Configuring Emacs is a nightmare

When I started using Emacs a few months ago I went through some effort to configure it to my liking. There were a couple of issues I wasn’t able to resolve back then. I decided that it’s time to get them fixed. That’s how I wasted two days doing something that should take no longer than an hour.

About 90% of my time went to configuring Emacs running under Tmux. While Emacs runs fine under terminal emulator (I’m using Konsole for that) it turned out that running it under Tmux causes numerous problems: some key combinations don’t work and even worse the colours get screwed up. I am using Tmux always when working in console and at first I wanted to blame Tmux for all the problems. Soon I realized that all other applications work correct and only Emacs is causing problems. Problems with key combinations were solved using xterm-extras add-on. I am not exactly sure what is causing issues with colours but this is related to TERM environment variable. Within Tmux this is set to screen, while my terminal emulator sets it to xterm. If I understand correctly Tmux takes care of translating between these two different modes, but it looks that Emacs is still affected by this difference. Of course I tried changing values of TERM in all possible ways, but things only got worse. I tried improving Emacs’ colours by using color-theme but under my terminal emulator this breaks completely. I enabled 256 colours (by default there’s only 8!), but still I mostly got garbage when applying different themes. Oh well, I can live with 8 colours just fine. This was day one.

On the next day, when things were more or less working fine, I decided to upgrade Emacs to version 24.2. I was tempted by Emacs’ built in package management system and a promise of better compatibility with terminal emulators. This was a mistake. I spent another day trying to figure out why configuration that worked fine under 23.2 breaks under 24.2.

I acknowledge the fact that if I had arcane knowledge of Elisp all my issues would be much easier to solve. Without that knowledge I have to resort to googling and voodoo programming. Well, I am just an ordinary user who just wants to use a text editor. I need a text-based editor so I can do almost all of my work using console. Emacs meets that requirement, which makes me more productive but I seriously doubt that this increase in productivity justifies time needed to configure editor to my needs. I guess I would be proud of myself had I managed to solve all the problems. I didn’t and there are still unresolved issues:

  • How can I manage keyboard shortcuts in a sane way? I install some expansion only to realize it is not working because keyboard shortcuts collide with the ones from different expansion. I can remap the keys, but then again I run into risk of colliding with other shortcuts.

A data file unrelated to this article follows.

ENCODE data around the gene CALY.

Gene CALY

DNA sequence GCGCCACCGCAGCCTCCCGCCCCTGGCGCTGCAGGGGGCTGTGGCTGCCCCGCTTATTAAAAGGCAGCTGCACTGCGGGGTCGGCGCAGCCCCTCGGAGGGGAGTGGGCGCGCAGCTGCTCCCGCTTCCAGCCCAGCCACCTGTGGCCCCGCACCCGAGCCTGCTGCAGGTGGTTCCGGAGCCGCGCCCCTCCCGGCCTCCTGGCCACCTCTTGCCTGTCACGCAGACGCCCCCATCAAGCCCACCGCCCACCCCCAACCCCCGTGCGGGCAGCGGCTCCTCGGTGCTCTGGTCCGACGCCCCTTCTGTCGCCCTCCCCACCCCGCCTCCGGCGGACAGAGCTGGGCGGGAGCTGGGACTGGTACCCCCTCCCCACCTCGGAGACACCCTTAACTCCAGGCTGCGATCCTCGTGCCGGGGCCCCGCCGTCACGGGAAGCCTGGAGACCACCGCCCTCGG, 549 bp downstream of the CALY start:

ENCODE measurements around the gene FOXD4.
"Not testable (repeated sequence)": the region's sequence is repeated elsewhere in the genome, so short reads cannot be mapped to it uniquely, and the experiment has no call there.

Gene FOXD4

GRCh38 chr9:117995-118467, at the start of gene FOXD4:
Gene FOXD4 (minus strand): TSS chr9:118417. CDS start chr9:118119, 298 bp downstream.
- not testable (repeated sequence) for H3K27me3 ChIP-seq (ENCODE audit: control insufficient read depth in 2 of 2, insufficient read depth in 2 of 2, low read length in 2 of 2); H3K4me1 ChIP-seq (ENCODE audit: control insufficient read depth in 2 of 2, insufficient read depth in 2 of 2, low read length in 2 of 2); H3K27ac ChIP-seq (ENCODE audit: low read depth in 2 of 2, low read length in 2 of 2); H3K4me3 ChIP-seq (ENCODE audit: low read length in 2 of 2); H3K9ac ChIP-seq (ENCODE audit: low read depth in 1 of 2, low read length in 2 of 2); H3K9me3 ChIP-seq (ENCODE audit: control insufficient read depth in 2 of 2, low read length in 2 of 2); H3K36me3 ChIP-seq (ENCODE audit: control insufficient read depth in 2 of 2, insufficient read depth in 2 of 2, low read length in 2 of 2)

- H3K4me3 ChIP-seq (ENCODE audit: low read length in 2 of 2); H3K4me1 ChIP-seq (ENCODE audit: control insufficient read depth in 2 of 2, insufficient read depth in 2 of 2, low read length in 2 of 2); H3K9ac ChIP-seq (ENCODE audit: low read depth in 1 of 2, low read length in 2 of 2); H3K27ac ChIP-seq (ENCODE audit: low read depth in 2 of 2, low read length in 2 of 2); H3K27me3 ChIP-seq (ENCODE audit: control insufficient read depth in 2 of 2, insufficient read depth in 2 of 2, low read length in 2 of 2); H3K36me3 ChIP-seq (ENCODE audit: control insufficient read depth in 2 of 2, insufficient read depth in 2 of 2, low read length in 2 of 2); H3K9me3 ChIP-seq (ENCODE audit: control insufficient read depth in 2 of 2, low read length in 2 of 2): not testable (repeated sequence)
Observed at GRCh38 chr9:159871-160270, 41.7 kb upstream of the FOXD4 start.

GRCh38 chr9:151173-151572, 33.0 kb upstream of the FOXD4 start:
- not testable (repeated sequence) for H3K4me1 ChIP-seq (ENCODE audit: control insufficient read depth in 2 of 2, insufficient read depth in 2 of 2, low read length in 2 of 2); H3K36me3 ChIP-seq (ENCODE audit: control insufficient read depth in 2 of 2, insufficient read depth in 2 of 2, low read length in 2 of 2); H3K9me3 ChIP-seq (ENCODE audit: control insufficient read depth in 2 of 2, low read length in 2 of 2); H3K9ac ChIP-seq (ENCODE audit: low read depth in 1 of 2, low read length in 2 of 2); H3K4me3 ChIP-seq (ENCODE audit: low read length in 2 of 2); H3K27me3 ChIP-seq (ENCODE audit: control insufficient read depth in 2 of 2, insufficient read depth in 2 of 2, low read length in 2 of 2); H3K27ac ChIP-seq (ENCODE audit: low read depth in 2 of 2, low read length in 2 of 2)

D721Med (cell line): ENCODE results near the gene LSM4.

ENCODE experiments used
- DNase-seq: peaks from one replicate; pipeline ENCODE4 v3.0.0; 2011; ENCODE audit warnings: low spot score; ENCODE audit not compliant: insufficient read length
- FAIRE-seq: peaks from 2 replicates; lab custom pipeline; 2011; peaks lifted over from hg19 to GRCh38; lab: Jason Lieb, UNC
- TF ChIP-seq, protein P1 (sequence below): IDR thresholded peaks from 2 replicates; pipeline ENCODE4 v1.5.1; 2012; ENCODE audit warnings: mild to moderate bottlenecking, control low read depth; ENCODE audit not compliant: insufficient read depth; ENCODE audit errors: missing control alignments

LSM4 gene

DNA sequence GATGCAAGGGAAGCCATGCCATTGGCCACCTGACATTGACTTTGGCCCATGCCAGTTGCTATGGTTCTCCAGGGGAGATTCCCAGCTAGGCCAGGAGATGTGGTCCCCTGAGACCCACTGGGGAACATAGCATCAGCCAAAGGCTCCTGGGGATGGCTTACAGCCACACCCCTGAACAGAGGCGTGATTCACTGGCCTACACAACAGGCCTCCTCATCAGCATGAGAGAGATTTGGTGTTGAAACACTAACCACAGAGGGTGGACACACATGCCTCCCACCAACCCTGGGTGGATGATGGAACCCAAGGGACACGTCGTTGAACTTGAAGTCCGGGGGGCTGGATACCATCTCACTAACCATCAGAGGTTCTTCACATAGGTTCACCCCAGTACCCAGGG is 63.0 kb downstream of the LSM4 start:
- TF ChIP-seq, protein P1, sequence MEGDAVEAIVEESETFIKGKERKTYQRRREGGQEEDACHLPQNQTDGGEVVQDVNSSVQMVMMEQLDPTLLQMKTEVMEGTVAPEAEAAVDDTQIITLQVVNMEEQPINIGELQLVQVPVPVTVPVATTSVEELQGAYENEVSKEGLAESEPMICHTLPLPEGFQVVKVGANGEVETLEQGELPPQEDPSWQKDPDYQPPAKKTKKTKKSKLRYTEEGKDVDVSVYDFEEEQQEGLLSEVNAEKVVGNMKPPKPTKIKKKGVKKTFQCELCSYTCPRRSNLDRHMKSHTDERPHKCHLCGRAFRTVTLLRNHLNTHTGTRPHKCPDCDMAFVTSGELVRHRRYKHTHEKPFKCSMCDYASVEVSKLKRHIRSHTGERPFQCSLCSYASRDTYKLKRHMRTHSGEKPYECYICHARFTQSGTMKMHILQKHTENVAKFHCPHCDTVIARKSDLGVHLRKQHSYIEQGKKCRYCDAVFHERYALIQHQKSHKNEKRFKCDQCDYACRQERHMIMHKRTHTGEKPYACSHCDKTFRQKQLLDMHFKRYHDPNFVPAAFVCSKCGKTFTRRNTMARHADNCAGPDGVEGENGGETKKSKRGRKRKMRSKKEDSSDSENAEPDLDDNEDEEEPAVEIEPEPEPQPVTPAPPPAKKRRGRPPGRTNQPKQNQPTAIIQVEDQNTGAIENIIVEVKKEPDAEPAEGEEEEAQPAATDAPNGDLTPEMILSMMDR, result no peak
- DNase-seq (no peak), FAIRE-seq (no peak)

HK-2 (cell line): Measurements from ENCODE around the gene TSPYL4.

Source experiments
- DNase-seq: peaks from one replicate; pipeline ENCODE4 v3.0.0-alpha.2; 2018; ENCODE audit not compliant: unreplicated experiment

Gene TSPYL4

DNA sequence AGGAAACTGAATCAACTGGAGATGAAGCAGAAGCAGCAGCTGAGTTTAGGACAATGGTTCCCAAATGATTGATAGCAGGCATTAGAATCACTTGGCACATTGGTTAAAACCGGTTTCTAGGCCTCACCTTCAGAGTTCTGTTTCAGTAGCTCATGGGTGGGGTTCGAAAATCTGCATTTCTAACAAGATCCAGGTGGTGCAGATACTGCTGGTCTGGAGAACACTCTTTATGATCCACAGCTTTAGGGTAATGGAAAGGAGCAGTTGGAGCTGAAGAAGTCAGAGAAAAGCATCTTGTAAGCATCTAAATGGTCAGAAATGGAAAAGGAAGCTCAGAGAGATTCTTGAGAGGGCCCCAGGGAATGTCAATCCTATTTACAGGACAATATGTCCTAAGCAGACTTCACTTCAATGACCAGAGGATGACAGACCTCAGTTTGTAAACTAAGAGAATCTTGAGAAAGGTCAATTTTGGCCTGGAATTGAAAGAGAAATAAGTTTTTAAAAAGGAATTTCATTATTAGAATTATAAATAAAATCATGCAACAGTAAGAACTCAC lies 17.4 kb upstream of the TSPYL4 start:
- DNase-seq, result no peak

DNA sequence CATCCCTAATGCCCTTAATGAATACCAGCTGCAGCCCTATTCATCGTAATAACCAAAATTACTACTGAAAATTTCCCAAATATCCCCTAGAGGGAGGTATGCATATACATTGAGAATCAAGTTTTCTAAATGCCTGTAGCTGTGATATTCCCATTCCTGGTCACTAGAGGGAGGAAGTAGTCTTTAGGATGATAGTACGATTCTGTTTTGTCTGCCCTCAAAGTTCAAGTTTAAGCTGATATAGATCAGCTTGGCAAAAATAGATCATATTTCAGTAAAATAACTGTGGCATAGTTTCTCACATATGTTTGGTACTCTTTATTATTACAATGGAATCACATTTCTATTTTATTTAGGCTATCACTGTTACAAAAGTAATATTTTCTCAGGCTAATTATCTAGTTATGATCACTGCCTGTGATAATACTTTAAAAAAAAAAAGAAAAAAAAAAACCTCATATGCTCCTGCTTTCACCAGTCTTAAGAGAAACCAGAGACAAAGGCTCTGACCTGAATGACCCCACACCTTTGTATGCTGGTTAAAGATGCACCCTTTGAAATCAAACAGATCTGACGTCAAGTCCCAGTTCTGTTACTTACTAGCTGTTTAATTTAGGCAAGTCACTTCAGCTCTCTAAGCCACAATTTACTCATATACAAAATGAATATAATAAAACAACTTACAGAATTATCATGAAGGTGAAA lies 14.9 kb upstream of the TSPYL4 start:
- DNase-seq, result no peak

• Can I have a block mode in Emacs similar to one offered by Kate (under KDE)? I found that rect-mark allows me to mark a rectangle area and cut it, but pasting doesn’t work the way it should.
  • Emacs’ undo is clumsy. I managed to improve it by using undo-tree, but still it has rough edges: every delete is seen as a single operation. If I hold backspace and delete 30 characters Emacs sees that as 30 separate operations! Undoing that is a real pain.

Solving these issues would make Emacs a very decent editor to work with Haskell (though not as good as Eclipse is for Java). Perhaps one day I’ll find patience and energy to resolve the remaining problems. Until then I steel myself for using Emacs the way it is.

Benchmarking C functions using Foreign Function Interface

I am currently working on implementing Discrete Wavelet Transform (DWT) in Haskell. I want to make use of Haskell’s parallel programing capabilities to implement an algorithm that can take advantage of multiple CPU cores. My previous posts on testing and benchmarking were by-products of this project, as I needed to ensure reliability of my implementation and to measure its performance. The key question that is in my head all the time is “can I write Haskell code that outperforms C when given more CPU cores?”. To answer this question I needed a way to benchmark performance of algorithm written in C and I must admit that this problem was giving me a real headache. One obvious solution was to implement the algorithm in C and measure its running time. This didn’t seem acceptable. I use Criterion for benchmarking and it does lots of fancy stuff like measuring clock resolution and calculating kernel density estimation. So unless I implemented this features in C (read: re-implement the whole library) the results of measurements would not be comparable.

Luckily for me there is a better solution: Foreign Function Interface (FFI). This is an extension of Haskell 98 standard – and part of Haskell 2010 – that allows to call functions written in C1. This means that I could write my function in C, wrap it in a pure Haskell function and benchmark that wrapper with Criterion. The results would be comparable with Haskell implementation, but I was afraid that overheads related to data copying would affect the performance measurements. As it turned out I was wrong.